Eloise Wallace has been watching all this with interest. As the director of Gisborne’s Tairāwhiti Museum, her submission noted that “there was similar consternation from similar parts of the community” 18 years ago when her institution changed its name from the Gisborne Museum and Art Gallery. They argued that no one will know where it is. But nearly two decades later, “the majority of people visiting the museum, locals and tourists alike, will use the name Tairāwhiti and are learning its meaning and to pronounce it correctly,” Wallace says. End quote.

I’m sorry, my dear, but that is not correct. Most people and tourists alike say – “Let’s go to the local museum. What’s it called again? Te Raproha or something? Hang on – let me google it under Gisborne museum”. You know it’s true. Quote:

“Using Māori place names as a starting point for storytelling has enriched our ability to share the Māori histories of the region. We also use Tūranganui-a-Kiwa throughout the galleries and we know that the history and stories associated with this name creates a source of pride for young people in their home.” End quote.

Yes. Except the tourists go home and tell everyone how they had a great time in Gisborne. You know that is true, too. Quote:

Wallace says she wrote in her submission in favour of dual naming that, from her perspective as a Pākehā woman, names matter: “Place naming in Aotearoa was in my view a tool of colonisation. Pākehā using their power to wipe Māori names from a map has done a lot of harm to all of us and we need to repair the damage. End quote.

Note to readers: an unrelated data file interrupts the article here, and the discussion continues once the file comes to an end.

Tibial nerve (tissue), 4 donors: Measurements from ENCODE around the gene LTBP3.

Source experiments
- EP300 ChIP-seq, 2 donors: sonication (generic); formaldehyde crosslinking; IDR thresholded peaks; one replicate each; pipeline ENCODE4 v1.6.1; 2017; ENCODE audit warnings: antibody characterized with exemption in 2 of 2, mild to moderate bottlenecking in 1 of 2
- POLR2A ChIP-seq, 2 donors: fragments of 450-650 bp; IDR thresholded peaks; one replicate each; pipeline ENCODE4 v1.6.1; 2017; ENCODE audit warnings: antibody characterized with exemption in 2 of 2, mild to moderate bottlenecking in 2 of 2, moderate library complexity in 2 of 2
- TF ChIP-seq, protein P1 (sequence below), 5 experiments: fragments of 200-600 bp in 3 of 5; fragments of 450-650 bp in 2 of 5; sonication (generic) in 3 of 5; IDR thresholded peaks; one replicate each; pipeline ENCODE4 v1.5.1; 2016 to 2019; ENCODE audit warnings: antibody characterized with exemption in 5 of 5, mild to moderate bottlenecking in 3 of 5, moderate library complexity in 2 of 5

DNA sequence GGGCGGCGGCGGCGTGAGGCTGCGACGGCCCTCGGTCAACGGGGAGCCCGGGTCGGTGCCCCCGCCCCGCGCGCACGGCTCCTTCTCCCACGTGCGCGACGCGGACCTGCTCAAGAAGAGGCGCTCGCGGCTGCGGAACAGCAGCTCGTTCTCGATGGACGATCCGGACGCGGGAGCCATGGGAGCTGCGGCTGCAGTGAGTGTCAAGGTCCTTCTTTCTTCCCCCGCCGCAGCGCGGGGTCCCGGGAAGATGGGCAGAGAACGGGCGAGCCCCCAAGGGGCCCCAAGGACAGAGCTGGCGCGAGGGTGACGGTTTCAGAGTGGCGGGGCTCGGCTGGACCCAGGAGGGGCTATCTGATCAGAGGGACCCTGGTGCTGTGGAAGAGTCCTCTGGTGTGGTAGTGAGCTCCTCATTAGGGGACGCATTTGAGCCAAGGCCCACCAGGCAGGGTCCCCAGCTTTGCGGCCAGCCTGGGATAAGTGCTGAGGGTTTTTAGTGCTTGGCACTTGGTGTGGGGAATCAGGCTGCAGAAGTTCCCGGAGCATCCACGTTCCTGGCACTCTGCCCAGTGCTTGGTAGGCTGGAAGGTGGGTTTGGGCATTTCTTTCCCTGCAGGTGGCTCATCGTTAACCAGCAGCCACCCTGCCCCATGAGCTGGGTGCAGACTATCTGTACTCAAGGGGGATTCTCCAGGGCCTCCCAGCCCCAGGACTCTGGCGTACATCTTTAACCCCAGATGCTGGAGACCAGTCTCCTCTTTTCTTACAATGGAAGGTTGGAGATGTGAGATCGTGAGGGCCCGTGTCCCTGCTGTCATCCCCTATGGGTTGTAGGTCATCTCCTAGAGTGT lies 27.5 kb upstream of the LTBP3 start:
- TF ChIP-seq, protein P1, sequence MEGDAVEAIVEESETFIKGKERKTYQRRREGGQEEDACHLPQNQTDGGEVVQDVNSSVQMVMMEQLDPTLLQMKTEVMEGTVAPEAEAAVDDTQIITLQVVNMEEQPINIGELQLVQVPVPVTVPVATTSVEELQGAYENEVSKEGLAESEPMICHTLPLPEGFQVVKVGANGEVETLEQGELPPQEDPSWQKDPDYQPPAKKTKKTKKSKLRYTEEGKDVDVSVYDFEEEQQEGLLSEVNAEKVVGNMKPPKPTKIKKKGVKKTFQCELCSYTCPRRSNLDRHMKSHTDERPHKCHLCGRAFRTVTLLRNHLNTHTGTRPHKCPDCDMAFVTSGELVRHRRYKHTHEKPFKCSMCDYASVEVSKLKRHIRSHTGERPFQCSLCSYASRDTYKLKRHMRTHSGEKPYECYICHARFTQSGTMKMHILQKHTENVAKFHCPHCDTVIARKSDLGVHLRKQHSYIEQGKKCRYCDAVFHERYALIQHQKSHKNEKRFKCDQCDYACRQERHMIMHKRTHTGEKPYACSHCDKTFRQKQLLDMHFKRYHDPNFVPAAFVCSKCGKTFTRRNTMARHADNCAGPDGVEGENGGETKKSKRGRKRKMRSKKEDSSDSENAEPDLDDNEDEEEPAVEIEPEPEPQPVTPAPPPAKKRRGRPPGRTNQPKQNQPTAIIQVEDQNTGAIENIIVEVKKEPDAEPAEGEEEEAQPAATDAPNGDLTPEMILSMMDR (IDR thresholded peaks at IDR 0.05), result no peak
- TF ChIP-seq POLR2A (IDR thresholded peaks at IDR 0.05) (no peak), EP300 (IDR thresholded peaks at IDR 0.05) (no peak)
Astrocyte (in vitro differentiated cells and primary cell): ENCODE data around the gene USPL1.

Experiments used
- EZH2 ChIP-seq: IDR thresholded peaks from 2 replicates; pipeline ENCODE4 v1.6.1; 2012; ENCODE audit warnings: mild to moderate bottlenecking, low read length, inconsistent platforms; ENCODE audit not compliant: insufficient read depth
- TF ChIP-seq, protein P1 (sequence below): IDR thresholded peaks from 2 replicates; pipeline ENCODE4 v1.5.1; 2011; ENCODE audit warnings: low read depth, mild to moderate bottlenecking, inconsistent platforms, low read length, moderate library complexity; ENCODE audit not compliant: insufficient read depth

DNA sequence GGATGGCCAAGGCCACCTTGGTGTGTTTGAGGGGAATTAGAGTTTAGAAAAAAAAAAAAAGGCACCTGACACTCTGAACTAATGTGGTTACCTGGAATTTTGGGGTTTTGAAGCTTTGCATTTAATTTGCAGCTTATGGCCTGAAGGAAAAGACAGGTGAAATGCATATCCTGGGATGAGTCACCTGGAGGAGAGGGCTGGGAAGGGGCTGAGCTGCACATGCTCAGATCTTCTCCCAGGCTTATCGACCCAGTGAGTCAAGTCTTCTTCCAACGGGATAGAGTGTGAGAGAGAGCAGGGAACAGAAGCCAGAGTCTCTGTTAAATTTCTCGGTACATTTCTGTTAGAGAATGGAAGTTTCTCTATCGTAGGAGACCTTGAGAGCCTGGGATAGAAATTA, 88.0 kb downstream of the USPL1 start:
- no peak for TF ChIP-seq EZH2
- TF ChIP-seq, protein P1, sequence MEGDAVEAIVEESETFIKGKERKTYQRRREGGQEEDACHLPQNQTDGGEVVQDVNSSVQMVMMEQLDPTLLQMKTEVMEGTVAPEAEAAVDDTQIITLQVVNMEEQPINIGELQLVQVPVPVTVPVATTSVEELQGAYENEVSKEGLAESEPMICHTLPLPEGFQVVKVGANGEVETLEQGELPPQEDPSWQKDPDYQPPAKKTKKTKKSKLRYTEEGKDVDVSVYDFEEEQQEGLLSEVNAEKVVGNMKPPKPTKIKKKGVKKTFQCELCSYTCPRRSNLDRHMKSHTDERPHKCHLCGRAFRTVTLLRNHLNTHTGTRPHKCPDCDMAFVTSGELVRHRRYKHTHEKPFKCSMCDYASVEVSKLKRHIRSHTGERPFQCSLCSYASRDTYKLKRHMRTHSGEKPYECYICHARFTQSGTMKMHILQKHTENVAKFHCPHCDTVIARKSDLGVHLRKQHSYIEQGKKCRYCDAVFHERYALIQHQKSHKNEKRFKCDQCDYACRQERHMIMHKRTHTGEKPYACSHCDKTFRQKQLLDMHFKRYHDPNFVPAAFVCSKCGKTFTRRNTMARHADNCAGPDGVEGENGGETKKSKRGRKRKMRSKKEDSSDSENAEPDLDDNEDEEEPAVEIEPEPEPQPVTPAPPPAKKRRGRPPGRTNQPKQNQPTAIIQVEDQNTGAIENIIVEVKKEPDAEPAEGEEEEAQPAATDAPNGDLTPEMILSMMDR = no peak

Damage? Really? Maori can, and do, call things what they like. Quote:

Levin might be next. The name Taitoko was chosen by Te Keepa Te Rangihiwinui, leader of the Muaūpoko iwi, before it was named Levin after a director of the Wellington and Manawatu Railway Company. Other directors were named Plimmer, Shannon and Linton, which also became stops along the route.

Horowhenua District Councillor Victoria Kaye-Simmons recently proposed to rename the town Taitoko/Levin but directed Stuff to Marokopa Wiremu-Matakatea, Kaumātua of the Muaūpoko iwi, for comment.

The name Taitoko remained widely known in the area, Wiremu-Matakatea says, and it survived as the name of a local primary school. Despite being unofficial, it stayed in circulation among Māori. End quote.

Never heard of it. Why do we keep having to rename things? Levin, in the Horowhenua District, is a nice mix of English and Maori names. If it ain’t broke, don’t fix it.

Add to all of this the fact that nobody can agree on how these names should be pronounced. On the radio the other day, the newsreader was talking about power outages in ….”A-Rod-A-Rooa”. I never knew Rotorua began with an ‘A’. It sounded like someone singing a Puccini opera, rather than someone talking about a town in the North Island of New Zealand.

Anyway, my fears are allayed, as it seems that Victoria University of Wellington  is henceforth going to be called the University of Wellington. Why the change, no one knows. Like I said – if it ain’t broke, don’t fix it. And it ain’t broke.

 


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Accountant. Boring. Loves tax. Needs to get out more. Loves the environment, but hates the Greens. Has been called a dinosaur. Wears it with pride.